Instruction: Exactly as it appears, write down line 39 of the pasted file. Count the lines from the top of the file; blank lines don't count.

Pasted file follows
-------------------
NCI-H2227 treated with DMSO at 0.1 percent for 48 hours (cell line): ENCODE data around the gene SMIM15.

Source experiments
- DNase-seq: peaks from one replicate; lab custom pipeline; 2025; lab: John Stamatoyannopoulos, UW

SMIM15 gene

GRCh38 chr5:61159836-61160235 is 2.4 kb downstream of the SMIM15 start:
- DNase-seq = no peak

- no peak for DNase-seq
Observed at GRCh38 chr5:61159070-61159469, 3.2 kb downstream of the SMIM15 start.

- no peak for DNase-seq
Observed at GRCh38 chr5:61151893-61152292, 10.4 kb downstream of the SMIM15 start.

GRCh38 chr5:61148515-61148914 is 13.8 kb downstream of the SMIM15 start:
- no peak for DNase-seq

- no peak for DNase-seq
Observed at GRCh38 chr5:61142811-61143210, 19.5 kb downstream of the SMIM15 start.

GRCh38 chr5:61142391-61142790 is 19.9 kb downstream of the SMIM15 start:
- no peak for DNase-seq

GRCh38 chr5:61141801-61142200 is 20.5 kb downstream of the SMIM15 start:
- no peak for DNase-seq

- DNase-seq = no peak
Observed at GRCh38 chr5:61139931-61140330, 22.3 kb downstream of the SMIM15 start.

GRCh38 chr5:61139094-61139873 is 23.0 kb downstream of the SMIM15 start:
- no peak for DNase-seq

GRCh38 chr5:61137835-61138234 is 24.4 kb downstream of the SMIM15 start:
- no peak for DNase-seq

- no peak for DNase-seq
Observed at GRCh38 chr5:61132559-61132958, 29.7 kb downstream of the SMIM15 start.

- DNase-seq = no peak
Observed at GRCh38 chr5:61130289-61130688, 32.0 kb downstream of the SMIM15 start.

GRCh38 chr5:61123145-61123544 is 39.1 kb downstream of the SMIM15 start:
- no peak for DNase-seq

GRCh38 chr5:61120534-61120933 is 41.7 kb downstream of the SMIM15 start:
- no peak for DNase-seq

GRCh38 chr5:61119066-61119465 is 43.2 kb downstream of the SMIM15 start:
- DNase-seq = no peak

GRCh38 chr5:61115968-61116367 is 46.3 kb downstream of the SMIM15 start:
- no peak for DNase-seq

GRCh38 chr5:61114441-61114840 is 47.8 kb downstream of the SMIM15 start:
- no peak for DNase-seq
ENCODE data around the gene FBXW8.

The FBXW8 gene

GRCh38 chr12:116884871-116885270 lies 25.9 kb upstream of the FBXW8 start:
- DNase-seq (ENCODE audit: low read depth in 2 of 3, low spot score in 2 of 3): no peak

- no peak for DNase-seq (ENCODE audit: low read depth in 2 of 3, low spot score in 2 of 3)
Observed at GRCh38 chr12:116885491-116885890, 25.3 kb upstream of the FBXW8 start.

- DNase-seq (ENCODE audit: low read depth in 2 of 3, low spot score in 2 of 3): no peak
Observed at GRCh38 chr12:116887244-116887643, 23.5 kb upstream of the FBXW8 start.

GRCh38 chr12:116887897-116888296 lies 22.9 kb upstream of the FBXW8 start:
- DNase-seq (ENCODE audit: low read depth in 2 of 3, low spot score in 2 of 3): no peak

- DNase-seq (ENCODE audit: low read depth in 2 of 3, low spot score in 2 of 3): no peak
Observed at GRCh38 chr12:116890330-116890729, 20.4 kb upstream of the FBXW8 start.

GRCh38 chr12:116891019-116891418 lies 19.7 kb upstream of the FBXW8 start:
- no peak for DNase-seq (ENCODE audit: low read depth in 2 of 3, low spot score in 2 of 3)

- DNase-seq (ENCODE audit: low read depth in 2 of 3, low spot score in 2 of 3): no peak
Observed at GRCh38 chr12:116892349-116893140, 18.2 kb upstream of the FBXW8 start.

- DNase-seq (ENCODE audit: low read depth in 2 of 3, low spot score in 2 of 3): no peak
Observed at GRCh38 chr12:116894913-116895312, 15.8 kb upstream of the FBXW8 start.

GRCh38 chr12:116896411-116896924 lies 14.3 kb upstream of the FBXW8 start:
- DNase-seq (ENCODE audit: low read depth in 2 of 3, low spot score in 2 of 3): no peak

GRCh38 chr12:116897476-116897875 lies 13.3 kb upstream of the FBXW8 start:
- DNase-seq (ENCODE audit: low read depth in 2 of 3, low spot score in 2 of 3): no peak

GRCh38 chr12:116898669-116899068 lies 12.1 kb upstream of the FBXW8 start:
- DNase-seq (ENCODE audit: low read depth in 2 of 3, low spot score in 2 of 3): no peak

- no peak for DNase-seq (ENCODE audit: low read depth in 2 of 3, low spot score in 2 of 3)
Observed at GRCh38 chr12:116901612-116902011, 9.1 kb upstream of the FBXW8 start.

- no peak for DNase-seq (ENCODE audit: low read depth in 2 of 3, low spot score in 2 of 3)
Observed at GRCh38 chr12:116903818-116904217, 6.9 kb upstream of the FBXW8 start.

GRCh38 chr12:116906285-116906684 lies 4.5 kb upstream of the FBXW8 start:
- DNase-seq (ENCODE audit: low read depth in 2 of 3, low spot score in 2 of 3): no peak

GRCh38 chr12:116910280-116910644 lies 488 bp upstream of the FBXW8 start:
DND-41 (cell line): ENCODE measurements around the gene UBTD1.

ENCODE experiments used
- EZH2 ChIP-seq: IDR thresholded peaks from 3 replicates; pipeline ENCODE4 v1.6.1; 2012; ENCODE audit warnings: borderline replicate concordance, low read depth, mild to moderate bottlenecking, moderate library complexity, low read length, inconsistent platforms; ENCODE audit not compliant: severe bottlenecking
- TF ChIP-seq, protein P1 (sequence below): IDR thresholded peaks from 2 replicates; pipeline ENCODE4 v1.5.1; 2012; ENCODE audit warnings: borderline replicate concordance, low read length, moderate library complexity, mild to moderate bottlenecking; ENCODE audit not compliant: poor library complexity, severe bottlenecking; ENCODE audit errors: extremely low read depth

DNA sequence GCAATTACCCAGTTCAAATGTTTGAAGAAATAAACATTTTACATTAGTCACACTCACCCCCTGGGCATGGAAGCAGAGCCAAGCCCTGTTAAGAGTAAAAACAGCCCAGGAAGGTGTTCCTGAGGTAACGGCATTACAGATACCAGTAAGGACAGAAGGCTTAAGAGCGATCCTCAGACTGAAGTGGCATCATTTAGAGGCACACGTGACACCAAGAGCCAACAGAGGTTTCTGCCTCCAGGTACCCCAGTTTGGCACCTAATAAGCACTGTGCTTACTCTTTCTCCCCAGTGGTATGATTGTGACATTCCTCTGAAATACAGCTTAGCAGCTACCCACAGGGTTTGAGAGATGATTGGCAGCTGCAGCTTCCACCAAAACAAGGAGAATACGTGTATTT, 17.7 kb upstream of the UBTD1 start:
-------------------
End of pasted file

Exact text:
ENCODE data around the gene FBXW8.